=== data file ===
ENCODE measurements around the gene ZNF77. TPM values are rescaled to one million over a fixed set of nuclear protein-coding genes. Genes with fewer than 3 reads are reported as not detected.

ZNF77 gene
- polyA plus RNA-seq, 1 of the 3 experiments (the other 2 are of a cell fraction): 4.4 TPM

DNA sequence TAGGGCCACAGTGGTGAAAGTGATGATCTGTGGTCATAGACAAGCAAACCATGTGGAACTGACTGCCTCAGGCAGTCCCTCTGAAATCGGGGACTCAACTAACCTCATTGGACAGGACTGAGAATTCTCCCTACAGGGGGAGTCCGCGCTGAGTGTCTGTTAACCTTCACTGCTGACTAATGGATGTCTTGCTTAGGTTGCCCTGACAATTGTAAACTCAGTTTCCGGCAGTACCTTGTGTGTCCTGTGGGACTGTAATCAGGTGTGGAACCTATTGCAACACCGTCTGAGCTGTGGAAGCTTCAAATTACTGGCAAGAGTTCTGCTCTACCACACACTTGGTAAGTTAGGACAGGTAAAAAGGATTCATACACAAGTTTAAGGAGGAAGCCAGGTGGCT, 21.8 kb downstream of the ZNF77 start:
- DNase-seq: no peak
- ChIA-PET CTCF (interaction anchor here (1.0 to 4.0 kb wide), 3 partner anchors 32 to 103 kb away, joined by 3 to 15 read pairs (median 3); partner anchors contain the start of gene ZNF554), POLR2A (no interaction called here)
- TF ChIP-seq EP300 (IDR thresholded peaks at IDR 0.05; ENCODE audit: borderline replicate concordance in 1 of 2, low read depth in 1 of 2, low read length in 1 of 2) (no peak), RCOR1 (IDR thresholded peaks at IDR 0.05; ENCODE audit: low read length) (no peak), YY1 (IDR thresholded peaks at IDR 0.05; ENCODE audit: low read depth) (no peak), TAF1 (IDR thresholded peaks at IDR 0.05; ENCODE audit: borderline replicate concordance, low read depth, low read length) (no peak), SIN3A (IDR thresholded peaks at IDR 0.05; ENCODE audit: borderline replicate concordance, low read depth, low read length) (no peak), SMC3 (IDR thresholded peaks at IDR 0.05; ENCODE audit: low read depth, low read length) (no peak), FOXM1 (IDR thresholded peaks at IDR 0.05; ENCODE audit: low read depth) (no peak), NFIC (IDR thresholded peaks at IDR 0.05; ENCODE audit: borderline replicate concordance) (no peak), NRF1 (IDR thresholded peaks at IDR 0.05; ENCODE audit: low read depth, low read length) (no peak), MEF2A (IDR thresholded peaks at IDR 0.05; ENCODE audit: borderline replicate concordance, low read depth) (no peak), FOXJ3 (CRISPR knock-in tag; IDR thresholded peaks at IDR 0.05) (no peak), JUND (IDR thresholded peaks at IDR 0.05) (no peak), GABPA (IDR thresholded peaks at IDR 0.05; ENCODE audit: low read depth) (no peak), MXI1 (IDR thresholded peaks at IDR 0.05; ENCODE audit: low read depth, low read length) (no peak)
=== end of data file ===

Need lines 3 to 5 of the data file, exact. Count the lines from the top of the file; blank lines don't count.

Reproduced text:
- polyA plus RNA-seq, 1 of the 3 experiments (the other 2 are of a cell fraction): 4.4 TPM

DNA sequence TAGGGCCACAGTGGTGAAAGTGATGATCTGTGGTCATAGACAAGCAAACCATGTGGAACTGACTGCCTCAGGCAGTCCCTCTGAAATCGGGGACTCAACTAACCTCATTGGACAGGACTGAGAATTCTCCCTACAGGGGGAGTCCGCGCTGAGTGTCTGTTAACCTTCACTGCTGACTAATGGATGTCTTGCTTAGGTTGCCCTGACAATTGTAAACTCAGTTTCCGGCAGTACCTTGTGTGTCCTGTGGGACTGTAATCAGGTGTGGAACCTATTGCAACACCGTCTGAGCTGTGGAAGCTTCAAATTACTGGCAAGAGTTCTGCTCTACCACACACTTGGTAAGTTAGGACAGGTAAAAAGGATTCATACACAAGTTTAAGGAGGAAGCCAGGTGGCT, 21.8 kb downstream of the ZNF77 start:
- DNase-seq: no peak